Asus has been on a tear recently making very good overclocking motherboards and pairing them with good overclocking BIOS’ to make some solid enthusiast options. With the power of the A8R32-MVP mentioned previously, and its ability to overclock built into the chipset itself, its no wonder that Asus put what seems like every single overclocking option available into the board.
Starting out with the easy stuff, the A8R32-MVP features both CPU frequency and PCIe frequency adjustments up to 400 MHz on the processor and 150 MHz on the PCI Express bus.
Voltage and multiplier controls are abundant as well, as this shot shows them in the Advanced menu in the BIOS, with the high values set for each. The only disappointment that I noted was that the 1.55V top out on the CPU voltage setting was lower than I would have liked to go, even though the Vcore over-volt option lets me take that to 1.75V maximum. That will definitely be enough for some serious overclocking on this board.
HyperTransport multipliers are also available in the form of MHz links: 1 GHz equates to a 5x HT link, 800 MHz to a 4x HT link, etc.
One surprise new feature on this board is the Asus DDR Skew feature that lets you adjust each memory modules clock rate minutely without affecting the other modules. This is a sensitive feature and is only for the most hardcore overclockers out there as it takes quite a bit of know how to get it working correctly. To most though, adjusting pico seconds of timing values might not be all its cracked up to be.
The memory settings allow you to set the memory multiplier or ratio based on the CPU frequency, even though the options are a bit more difficult to decipher. What these settings indicate is that if the processor were running at its default 200 MHz clock rate internally, then the memory modules would run at THESE speeds. The 200 MHz option is a 1:1 ratio, where a 10 MHz increase on the processor bus will equal a 10 MHz increase in the memory bus, effectively 20 MHz with DDR.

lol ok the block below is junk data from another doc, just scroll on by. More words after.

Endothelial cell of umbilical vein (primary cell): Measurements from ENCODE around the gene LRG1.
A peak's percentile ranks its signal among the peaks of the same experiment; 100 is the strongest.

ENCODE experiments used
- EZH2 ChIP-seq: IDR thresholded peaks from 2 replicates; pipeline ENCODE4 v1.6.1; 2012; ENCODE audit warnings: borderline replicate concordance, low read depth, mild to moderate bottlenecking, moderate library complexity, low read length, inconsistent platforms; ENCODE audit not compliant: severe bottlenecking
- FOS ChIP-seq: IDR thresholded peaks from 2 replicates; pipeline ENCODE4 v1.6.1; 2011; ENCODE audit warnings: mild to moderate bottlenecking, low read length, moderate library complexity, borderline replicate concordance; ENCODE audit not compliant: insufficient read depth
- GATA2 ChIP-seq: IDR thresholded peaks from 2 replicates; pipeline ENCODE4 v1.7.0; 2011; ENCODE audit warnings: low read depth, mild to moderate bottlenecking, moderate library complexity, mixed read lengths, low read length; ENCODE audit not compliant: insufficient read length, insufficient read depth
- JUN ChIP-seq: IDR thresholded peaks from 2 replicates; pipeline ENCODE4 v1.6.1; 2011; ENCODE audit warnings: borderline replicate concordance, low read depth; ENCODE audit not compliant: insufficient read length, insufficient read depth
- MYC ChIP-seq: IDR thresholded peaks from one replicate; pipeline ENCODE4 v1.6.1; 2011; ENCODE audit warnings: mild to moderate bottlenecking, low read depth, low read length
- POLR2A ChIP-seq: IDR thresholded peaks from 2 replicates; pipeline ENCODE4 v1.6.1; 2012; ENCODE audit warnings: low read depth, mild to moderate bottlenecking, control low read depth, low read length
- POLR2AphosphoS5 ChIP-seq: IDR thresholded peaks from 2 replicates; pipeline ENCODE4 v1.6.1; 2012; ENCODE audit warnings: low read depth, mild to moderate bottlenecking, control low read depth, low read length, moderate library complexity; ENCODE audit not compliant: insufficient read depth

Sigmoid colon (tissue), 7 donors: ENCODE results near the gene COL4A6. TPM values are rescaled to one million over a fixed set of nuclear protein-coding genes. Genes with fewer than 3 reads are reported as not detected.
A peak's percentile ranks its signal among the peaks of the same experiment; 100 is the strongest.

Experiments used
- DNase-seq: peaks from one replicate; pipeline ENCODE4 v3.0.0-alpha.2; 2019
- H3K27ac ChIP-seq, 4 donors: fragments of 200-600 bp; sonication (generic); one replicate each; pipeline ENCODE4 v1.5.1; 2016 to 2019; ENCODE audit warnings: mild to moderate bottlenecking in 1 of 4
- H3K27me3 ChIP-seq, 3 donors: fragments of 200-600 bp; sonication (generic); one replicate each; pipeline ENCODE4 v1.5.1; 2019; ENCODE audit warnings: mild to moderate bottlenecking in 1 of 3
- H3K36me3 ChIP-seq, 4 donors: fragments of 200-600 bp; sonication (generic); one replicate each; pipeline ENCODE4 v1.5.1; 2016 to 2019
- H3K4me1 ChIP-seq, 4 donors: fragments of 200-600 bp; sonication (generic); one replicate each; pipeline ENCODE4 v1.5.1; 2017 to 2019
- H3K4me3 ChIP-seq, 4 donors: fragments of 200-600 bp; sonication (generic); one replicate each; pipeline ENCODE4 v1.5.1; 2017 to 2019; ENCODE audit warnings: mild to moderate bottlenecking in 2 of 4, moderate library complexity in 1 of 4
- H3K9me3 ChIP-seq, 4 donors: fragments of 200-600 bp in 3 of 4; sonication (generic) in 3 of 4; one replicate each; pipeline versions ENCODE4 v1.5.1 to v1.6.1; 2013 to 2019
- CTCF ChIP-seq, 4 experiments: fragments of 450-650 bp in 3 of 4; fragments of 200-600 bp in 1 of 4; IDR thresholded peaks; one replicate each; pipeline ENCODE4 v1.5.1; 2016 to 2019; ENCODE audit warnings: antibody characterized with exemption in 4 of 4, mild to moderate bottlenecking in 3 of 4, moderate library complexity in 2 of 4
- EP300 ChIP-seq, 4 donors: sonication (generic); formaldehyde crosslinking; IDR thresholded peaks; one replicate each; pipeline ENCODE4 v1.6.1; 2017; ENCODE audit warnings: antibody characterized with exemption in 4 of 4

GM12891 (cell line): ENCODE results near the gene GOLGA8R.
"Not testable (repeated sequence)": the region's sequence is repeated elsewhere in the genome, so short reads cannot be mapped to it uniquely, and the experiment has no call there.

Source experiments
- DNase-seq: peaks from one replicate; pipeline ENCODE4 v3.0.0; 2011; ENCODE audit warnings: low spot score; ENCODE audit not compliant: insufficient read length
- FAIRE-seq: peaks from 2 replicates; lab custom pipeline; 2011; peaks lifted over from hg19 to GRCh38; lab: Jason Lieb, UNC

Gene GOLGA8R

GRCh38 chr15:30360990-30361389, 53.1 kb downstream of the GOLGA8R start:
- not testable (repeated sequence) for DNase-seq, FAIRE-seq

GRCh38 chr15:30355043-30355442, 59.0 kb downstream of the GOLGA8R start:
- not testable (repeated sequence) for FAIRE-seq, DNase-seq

On the page before entering these settings, Asus’ BIOS allows you to view the current settings of the memory timings and controls which can be very useful. Only the DFI NF4 BIOS has done it better, allowing the user to see both the SPD and current memory settings on the same screen as the adjustments so users never worry about getting confused on what they are changing.
The memory timing options are available here as well, with CL supported down to 1.5 though I wonder at the benefits to it. The settings you see here are the minimum values for all the settings.
The Command Rate option is kind of hidden away in a sub menu here under the User Config options. Make sure this is set to 1T if your memory supports it.
The XPress 3200 chipset offers a lot of independent clocking as you can begin to see here. HT link speeds between all components can be modified independently and you can adjust the link widths as well.
Here is where some more of Asus’ overclocking magic comes into play. You can adjust either PCIe slots number of effective lanes down to x1 if you’d like and you can also send an extra 10% current to the north bridge, south bridge and two video cards independently as well.
Here we see that all the on-board features are easily controlled within the A8R32-MVP BIOS.
Finally, we have the power management settings here that show the current voltages to our processor and motherboard rail lines. Right below these but not shown are the QFan controls that Asus uses to allow the user to set up temperatures to enable or disable fans attached to the various power connectors.